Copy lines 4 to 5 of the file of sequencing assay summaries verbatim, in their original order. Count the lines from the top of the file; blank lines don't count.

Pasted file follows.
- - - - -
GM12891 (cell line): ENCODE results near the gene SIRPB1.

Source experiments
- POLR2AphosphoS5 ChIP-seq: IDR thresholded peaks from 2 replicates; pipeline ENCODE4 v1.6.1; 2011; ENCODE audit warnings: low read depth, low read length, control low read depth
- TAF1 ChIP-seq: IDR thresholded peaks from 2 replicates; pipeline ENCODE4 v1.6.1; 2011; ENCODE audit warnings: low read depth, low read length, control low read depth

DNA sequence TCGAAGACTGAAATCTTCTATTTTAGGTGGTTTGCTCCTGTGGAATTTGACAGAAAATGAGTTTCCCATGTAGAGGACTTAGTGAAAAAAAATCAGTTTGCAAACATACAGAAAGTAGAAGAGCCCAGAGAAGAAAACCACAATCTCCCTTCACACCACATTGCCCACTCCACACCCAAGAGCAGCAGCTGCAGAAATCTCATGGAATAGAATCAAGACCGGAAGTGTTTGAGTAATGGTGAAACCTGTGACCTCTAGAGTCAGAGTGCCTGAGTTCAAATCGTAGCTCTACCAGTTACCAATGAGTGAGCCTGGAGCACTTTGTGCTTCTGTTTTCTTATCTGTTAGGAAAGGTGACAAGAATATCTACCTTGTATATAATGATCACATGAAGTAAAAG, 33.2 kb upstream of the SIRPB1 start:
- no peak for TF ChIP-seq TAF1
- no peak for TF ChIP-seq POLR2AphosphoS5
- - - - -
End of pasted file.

- TAF1 ChIP-seq: IDR thresholded peaks from 2 replicates; pipeline ENCODE4 v1.6.1; 2011; ENCODE audit warnings: low read depth, low read length, control low read depth

DNA sequence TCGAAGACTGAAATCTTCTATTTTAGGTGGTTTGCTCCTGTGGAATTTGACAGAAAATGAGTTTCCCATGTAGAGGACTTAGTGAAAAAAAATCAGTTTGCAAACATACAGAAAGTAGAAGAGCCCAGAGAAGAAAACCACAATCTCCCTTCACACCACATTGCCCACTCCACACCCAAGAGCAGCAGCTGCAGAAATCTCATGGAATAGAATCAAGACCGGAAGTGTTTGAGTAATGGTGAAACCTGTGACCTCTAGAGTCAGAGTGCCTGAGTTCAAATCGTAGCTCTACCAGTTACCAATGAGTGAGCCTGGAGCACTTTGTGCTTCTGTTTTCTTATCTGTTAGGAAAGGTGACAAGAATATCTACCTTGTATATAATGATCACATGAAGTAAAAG, 33.2 kb upstream of the SIRPB1 start: